German banks and retailers are struggling to maintain their cash supplies after the nation's biggest money transport firm collapsed in a fraud scandal.The Heros group filed for insolvency on Monday after four senior executives were arrested on charges of siphoning off at least €300 million of the cash the group has been transporting to and from banks and retail stores in its armored vans in recent years.
Commerzbank, the country's second largest bank, said it had been using a Heros subsidiary and couldn't rule out that automatic cash dispensers might run out of money as a result of the insolvency.
"We're trying to keep our customers supplied with cash and are looking for alternatives to transport the money," said the bank's spokeswoman Beate Schlosser.
Hanover-based Heros employs some 2,700 people across Europe, owns 23 subsidiaries and has a 50 percent share of the German market for moving cash and valuables. It transports around €600 million a day. Its company motto is "We're all a big family," according to its Web site. The embezzled cash went into funding the group's expansion but was also used privately.
One of the arrested men, an executive at Heros subsidiary Nordcash named only as Manfred D., built two hotels in Bulgaria and frequently held sumptuous parties, once hosting a carnival ball at Gymnich castle near Cologne, according to Cologne's Stadt-Anzeiger newspaper. He told his girlfriend he had won the money in the lottery.
The Bundesbank, Germany's central bank, said it was doing all it could to keep the economy supplied with cash and instructed its regional branches to stay open late.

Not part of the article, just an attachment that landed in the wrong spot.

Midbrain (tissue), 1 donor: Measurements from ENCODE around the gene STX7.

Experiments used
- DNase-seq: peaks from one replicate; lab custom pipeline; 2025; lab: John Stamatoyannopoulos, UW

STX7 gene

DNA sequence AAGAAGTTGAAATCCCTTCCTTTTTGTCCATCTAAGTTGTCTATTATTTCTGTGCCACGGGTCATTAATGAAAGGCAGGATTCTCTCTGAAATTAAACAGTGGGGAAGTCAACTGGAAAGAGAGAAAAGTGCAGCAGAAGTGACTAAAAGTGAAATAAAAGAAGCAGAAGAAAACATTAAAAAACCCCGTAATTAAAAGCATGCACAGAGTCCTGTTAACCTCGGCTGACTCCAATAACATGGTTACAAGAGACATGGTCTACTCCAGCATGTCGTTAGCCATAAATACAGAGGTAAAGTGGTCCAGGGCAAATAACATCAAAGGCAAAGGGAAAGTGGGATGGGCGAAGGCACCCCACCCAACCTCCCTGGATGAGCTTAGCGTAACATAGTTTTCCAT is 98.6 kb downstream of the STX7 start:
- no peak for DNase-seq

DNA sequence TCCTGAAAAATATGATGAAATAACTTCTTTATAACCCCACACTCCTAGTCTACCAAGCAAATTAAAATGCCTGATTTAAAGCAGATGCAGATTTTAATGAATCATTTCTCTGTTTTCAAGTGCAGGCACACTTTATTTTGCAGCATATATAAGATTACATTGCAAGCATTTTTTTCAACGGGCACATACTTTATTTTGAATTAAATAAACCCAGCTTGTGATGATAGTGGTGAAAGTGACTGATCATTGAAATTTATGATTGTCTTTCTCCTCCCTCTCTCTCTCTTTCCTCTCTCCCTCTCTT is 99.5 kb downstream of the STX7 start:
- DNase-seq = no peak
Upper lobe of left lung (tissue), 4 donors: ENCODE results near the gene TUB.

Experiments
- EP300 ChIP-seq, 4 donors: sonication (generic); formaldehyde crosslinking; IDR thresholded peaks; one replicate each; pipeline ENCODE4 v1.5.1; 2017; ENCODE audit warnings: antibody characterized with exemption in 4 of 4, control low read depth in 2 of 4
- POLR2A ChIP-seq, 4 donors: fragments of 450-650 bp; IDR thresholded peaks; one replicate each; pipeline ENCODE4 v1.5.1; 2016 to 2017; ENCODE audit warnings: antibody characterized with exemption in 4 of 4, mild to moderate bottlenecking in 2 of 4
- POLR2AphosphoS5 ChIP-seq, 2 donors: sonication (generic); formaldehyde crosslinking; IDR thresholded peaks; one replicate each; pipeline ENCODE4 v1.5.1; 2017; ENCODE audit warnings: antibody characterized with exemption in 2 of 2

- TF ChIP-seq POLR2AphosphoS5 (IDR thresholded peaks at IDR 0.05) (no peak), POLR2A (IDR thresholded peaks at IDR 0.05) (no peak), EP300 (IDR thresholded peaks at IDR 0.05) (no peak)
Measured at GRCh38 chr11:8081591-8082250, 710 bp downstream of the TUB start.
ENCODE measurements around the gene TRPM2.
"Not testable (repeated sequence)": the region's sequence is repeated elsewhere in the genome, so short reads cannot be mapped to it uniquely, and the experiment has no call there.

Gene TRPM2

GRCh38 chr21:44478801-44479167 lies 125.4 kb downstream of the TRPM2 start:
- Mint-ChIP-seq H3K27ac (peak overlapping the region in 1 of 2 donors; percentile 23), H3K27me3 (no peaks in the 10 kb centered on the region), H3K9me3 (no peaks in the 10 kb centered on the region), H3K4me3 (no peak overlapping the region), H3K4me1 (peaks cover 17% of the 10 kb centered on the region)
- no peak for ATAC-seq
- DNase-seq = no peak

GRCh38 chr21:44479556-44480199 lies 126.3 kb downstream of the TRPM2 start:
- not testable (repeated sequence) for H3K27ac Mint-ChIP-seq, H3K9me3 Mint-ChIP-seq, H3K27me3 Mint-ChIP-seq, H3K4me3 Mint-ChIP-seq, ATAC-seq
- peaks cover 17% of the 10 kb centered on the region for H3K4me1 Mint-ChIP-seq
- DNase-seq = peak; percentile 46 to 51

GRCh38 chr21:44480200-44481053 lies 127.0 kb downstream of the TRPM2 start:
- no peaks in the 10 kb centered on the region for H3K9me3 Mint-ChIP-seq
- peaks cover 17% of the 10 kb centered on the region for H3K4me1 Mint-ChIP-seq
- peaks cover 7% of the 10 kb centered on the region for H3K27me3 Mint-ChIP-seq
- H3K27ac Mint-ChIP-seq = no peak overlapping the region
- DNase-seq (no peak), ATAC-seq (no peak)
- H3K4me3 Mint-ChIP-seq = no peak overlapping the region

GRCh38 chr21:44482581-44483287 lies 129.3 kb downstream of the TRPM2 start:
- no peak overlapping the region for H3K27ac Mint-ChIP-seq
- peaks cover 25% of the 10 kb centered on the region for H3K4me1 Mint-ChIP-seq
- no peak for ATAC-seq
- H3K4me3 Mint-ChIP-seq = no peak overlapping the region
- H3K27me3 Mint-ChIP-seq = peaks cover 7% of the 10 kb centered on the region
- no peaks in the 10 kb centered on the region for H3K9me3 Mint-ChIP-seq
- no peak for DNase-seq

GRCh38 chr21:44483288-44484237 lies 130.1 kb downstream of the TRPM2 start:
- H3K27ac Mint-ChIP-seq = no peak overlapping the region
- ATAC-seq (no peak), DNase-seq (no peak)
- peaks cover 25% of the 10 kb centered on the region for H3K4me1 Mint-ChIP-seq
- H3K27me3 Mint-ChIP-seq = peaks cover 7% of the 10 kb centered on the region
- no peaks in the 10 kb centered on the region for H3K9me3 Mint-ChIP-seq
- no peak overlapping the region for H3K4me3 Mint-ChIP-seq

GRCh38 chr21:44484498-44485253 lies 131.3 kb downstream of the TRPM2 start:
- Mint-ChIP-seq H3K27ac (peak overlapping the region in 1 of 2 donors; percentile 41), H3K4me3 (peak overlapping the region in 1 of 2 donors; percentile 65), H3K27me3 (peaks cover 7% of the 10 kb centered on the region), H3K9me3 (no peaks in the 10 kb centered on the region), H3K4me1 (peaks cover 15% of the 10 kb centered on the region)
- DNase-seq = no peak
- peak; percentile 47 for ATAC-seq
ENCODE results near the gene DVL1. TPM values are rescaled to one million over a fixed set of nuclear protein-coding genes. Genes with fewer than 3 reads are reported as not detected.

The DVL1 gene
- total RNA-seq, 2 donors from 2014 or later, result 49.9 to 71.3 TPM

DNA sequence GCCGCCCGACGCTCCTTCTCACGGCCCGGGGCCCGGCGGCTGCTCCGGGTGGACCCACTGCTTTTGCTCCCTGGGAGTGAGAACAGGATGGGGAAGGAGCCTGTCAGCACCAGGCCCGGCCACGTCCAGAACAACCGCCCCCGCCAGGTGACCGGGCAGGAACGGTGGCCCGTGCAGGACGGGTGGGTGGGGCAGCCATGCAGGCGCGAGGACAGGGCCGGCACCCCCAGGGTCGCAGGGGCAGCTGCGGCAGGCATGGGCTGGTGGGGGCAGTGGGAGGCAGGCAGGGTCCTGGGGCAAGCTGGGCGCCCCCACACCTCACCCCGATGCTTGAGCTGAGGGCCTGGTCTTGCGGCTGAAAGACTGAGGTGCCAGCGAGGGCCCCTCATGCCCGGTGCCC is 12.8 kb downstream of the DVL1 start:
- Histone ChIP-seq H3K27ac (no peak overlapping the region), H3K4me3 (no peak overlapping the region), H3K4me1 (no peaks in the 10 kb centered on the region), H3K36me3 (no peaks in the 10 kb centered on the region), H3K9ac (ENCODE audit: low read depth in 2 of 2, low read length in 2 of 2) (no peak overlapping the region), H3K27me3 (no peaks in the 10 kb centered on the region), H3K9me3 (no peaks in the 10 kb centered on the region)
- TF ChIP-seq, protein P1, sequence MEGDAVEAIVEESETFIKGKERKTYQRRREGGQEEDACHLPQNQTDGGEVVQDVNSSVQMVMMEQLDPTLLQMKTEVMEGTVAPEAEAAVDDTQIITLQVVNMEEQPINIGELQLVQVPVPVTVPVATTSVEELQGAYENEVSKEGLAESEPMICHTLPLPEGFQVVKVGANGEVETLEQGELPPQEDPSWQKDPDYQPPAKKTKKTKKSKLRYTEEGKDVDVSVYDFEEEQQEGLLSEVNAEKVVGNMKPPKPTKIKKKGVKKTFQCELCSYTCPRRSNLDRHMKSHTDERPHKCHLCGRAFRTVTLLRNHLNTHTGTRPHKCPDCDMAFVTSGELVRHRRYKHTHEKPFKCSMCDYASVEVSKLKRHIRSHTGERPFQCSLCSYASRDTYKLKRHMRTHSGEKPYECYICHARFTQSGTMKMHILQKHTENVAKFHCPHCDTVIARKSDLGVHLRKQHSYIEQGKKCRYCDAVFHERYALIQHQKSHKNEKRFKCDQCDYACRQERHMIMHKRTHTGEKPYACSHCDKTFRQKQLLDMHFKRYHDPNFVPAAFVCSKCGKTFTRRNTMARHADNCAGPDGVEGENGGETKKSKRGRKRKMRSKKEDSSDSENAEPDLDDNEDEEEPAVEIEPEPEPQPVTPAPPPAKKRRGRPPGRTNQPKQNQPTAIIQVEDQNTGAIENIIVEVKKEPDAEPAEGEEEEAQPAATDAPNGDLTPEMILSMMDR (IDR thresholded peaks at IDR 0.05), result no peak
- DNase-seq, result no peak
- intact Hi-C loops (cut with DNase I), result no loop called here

The public prosecutors' office in the western city of Mönchengladbach said it had arrested four Heros managers on fraud charges after a search of 25 businesses and private homes in Hamburg, Hanover and the western towns of Viersen and Frechen. The men -- two board members and two lower-ranking executives -- were not named.
"We don't yet know if there will be further arrests, we're still at the beginning of our investigation" said prosecutor Norbert Jansen. How the fraud went unnoticed for years remains a mystery.
Prosecutors said the men are believed to have embezzled money by using a so-called "snowball system" which involves parking the transported cash in a bank account and delaying its transfer to end-customers. Because money kept coming in, it was able to disguise shortfalls.
Retail giant Metro said it had ceased working with Heros last Friday. Reports said auditors at retailer Karstadtquelle AG detected irregularities and contacted police. The extra income had allowed Heros to undercut competitors in the hard-fought cash transit market.